7 – none
6 – Philadelphia Eagles trade CB Asante Samuel to Atlanta Falcons for 2012 seventh-round draft pick – We discussed this deal in depth in this piece.
5 – Houston Texans trade LB DeMeco Ryans to Philadelphia Eagles for 2012 fourth-round draft pick and swap of 2012 third-round picks (Texans gain 12 spots) – Ryans was incredibly productive in Houston, but he was lost in the shuffle a bit when the Texans switched to a 3-4 defense last year. He turned into a run-down-only linebacker who wasn’t on the field on passing downs. So the Texans, who were in major cost-cutting mode this offseason, dealt him to Philadelphia. With the Eagles, Ryans can fit more naturally into a 4-3 defense as the middle linebacker, which was a major trouble spot last year. His presence and leadership should help Philly’s other young linebackers perform a little better, which will be a nice side benefit. It’s a shame that Ryans fell out of favor in Houston, because he can play when healthy, but credit to the Texans for recognizing that he was no longer a fit and getting something in return.
4 – Cincinnati Bengals trade OLB Keith Rivers to New York Giants for 2012 fifth-round pick – Rivers, a former top-10 pick, battled injuries throughout his Bengals career, and as a result showed only flashes of brilliance. The Bengals had to move on with Thomas Howard and Manny Lawson, which made Rivers expendable. He’s a bit of a lottery ticket for the Giants, but if he’s healthy he adds a play-making aspect to a linebacking corps that is solid but unspectacular. It’s the kind of gamble that a defending champion can take, because the team is deep enough that a fifth-round pick would struggle to make the roster.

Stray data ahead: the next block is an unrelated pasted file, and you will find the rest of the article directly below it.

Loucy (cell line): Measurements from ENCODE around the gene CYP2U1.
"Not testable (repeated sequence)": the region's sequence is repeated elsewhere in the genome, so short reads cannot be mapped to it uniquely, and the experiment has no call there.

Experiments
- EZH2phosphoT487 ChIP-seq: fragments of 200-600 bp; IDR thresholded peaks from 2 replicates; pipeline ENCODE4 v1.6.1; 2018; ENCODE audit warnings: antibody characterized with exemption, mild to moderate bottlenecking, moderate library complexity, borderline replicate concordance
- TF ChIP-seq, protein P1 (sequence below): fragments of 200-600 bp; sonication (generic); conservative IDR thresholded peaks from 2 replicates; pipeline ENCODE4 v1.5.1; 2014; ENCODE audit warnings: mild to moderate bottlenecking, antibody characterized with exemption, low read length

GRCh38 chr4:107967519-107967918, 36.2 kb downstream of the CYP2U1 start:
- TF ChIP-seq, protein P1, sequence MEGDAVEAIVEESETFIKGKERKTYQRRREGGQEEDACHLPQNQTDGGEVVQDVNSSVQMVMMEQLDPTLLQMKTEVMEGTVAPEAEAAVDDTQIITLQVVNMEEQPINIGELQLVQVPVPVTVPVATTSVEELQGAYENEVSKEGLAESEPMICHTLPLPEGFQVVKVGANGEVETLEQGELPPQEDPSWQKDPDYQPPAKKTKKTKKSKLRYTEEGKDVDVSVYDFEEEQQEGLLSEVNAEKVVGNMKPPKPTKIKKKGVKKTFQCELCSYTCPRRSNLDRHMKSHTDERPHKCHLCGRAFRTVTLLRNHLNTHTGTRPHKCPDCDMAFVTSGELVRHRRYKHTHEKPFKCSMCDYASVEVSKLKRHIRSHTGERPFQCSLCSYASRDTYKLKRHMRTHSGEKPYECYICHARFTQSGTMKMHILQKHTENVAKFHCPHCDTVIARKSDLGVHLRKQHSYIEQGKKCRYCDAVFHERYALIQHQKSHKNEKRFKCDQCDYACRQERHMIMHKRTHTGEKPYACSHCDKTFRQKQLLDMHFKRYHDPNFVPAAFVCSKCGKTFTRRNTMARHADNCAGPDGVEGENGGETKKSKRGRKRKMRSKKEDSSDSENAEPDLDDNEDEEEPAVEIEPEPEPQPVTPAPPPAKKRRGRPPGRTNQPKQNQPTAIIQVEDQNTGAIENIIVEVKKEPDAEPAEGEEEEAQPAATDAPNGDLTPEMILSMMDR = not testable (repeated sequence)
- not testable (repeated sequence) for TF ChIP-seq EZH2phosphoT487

3 – Carolina Panthers trade RB Mike Goodson to Oakland Raiders for OT Bruce Campbell – This is a classic deal in which teams trade players who have fallen out of favor and hope a change of scenery changes things. There’s a better chance of that happening in Goodson’s case, since he has delivered on the NFL level in the past. He showed in 2009 and 2010 that he is a quality runner, receiver, and returner who can back up Darren McFadden in Oakland. But Goodson developed fumbling problems last year and fell into Panthers head coach Ron Rivera’s doghouse. Campbell, a former fourth-round pick, has massive physical ability but has never lived up to his potential. But the Raiders tried him at guard, when he’s more naturally a tackle. The Panthers hope he can develop into a right tackle option who can back up or even replace Jeff Otah. Neither player figured in his old team’s plans, so taking a shot on someone else makes sense. But the Raiders are a little more likely to cash in on this deal.
2 – Philadelphia Eagles trade OT Winston Justice and a 2012 sixth-round pick to Indianapolis Colts for a 2012 sixth-round pick – Justice had fallen out of favor in Philadelphia and lost a starting job, but he’s still a replacement-level right tackle. That’s the role the Colts have in mind as they seek to stabilize a problematic offensive line in advance of Andrew Luck’s arrival. The bargain-basement price – moving down half a round in the sixth – was well worth it, even if Justice doesn’t hold a starting job all season.
1 – New York Jets trade QB Drew Stanton and a 2012 seventh-round pick to Indianapolis Colts for 2012 sixth-round pick – The Jets signed Stanton to be Mark Sanchez’s backup, but after trading for Tebow, they did right by Stanton and found him another place to be a No. 2. The change-of-direction cost the Jets $500,000, but at least they got a little bit of draft value in return. For the Colts, who had no backup quarterback, adding Stanton is a solid move that didn’t even cost them a draft pick. Instead, they dealt the sixth-rounder they got in the Winston Justice trade and moved down to the seventh. Getting Justice, Stanton, and a seventh-rounder for their sixth-round pick is really good value for a Colts team badly in need of depth.